Back to Blog

the future of Creatine has arrived with Di-Creatine Malate.

Creatine is not just for “meatheads” and “gym rats”, it is now recognized as a universally needed supplements for a sound mind and body.

The Legit Supplement Team has been working for months on putting together a pre-workout product and that work has lead me to writing this blog.  For more than a decade I have held a strong belief that supplemental creatine should be incorporated into the diets of almost all adults from puberty to the grave. Below is a short article from the staff at the Mayo Clinic regarding the topic and amazingly enough it appears we all agree. It is so very essential to a healthy life that our body even makes it. Yes, you read that right… your body can produce creatine from the amino acids glycine and arginine. Unfortunately the body does not make enough to produce all the awesome benefits that are possible through the use of creatine.

Below is the article from the Mayo Clinic for your review. And yes, again I will apologize in advance to vegetarians for calling them out in particular in this blog post. Vegetarians notoriously have low creatine level due to dietary choices. The bright side is supplemental creatine will work wonderfully for them as well as anyone with lower creatine levels.  The take away is we can all use a little more creatine in our diets. Please pass this article along to anyone you know that may benefit from reading it. My elderly parents have fought me tooth and nail and avoid most supplements. It is sad to think what might have been if they had been in the care of health care workers that were up to date and advocated for lifestyle/diet/exercise as a course to reduce dependence on pharmaceuticals.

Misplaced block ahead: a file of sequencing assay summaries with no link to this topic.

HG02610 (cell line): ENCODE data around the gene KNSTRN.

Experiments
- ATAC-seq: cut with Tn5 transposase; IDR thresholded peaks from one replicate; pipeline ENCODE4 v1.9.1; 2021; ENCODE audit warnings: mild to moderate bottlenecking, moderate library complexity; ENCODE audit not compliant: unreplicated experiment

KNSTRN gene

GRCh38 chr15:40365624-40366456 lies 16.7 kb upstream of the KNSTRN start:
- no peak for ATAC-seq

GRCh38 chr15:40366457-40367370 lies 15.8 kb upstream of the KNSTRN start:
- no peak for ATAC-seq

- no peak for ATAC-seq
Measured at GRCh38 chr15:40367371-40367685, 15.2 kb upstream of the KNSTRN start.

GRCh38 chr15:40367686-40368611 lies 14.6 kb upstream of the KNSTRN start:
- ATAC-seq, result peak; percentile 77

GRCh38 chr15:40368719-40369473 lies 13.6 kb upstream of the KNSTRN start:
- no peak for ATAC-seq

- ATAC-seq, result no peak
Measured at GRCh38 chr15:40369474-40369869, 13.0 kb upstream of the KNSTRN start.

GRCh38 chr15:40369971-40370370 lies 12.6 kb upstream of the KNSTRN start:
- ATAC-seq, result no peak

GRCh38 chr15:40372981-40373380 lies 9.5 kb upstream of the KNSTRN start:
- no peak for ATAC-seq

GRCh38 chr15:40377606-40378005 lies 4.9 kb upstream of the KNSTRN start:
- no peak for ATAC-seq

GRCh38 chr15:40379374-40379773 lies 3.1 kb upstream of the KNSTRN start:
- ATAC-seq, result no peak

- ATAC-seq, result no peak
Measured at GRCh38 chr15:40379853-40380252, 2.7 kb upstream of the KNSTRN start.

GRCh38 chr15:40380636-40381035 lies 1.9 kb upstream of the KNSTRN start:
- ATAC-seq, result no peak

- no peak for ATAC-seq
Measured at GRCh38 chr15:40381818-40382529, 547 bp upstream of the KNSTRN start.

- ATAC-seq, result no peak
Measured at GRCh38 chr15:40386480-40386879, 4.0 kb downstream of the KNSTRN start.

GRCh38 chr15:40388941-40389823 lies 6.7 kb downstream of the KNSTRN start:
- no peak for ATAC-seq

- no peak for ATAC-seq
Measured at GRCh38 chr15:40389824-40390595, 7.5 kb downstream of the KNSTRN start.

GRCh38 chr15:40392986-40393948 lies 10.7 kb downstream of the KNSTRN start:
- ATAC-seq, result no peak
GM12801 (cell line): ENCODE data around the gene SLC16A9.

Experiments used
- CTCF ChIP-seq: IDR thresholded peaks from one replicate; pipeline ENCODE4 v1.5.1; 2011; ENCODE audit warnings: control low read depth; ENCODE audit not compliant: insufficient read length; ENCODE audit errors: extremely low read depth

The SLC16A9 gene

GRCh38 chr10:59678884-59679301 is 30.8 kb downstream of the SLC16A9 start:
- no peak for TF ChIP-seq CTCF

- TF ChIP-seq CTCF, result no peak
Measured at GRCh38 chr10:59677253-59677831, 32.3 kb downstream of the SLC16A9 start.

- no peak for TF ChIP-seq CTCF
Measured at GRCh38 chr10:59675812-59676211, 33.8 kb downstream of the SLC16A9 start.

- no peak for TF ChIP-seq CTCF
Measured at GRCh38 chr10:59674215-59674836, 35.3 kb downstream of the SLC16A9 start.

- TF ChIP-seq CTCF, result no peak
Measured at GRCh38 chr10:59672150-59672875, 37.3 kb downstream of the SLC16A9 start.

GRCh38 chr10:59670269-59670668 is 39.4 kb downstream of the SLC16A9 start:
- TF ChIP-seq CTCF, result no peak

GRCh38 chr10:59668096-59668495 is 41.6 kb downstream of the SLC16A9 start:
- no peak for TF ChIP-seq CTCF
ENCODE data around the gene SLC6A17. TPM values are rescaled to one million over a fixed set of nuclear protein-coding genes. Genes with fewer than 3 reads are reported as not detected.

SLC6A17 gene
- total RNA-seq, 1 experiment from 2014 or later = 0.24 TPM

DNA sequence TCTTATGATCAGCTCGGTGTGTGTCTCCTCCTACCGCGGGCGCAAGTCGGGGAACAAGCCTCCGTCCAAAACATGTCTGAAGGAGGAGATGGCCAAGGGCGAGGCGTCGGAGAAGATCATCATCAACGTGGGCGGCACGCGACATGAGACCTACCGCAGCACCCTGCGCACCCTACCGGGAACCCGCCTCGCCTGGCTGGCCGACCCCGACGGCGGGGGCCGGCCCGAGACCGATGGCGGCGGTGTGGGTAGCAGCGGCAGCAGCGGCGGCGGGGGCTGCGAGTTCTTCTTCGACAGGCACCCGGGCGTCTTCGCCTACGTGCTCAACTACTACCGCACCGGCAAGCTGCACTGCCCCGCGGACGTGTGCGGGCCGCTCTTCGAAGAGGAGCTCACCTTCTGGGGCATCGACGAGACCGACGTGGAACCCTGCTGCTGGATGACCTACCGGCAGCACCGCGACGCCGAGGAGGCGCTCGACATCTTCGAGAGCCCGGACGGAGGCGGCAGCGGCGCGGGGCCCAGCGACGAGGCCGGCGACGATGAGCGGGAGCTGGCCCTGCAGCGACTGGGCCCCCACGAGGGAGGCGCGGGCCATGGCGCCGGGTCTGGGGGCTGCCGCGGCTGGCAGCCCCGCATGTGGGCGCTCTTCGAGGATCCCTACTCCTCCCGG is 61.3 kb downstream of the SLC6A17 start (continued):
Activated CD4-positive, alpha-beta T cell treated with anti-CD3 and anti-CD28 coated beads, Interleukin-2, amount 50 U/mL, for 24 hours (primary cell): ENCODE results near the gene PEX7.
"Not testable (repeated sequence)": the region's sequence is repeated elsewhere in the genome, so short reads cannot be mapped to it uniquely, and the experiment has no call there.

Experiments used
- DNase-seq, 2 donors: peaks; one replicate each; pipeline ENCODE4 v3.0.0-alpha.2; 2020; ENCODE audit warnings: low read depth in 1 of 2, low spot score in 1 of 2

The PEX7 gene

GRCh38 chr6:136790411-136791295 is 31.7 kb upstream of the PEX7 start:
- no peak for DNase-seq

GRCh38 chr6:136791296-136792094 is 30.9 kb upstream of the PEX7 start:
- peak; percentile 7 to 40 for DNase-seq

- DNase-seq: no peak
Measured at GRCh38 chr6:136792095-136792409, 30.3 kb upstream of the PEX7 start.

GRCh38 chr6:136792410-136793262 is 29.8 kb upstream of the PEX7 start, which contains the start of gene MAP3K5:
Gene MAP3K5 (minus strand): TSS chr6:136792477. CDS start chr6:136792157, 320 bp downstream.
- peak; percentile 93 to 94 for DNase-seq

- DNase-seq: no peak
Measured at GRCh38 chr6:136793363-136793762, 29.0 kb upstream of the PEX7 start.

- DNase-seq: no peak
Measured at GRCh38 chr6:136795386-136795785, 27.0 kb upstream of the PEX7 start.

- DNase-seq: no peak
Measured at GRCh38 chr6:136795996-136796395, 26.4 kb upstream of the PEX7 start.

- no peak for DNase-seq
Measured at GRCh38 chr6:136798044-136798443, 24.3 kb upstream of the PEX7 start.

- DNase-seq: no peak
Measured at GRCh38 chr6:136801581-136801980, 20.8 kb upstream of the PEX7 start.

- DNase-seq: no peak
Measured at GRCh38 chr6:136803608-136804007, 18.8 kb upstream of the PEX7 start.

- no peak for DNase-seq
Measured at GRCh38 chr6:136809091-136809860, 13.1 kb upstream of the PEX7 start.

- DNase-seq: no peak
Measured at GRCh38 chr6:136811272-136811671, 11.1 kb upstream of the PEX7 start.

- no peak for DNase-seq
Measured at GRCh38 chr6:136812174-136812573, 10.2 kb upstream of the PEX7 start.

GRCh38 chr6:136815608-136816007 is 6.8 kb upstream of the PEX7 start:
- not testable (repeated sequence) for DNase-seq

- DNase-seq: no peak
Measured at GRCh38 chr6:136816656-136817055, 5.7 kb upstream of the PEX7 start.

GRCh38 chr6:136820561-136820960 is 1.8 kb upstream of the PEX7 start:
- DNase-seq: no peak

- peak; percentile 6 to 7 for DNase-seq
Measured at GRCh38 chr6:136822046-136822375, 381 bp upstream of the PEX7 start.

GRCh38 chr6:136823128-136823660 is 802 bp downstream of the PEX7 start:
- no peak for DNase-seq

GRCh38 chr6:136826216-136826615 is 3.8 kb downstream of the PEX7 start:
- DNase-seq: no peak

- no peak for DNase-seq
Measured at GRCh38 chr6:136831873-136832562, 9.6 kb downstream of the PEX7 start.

If you choose to supplement creatine I have a few suggestions and please research the following on your own. My opinion is di-creatine malate (DCM) is the best form to supplement with, highly effective at lower doses than most other forms. The range of daily intake is about 1000 mg on the low end and 2000 mg on the high side. Anything more than that and you are beyond the point of  diminishing return, you are wasting your money. Please avoid the use creatine monohydrate especially if you run higher blood pressure. Monohydrate can increase bloat and large amounts of water retention thus putting pressure on the kidneys and other organs. The kidneys and other organs don’t like that, they don’t like it at all. So, if you can try to stick with di-creatine malate or at least the more expensive(and still effective), patented “creatine Magnapower”.   Also, a friend of mine named Belger says you better take your creatine or he will break you in half. So, I take it and if you knew Belger you would take your creatine too!

Fans of Pre-workout products please make sure to read the section about caffeine and the interference of the creatine’s effectiveness…look for a pre-workout with under 200mg of caffeine.

Without further delay I will let the Mayo Clinic take it from here…

Creatine is an amino acid located mostly in your body’s muscles as well as in the brain. Most people get creatine through seafood and red meat — though at levels far below those found in synthetically made creatine supplements. The body’s liver, pancreas and kidneys also can make about 1 gram of creatine per day.

Your body stores creatine as phosphocreatine primarily in your muscles, where it’s used for energy. As a result, people take creatine orally to improve athletic performance and increase muscle mass.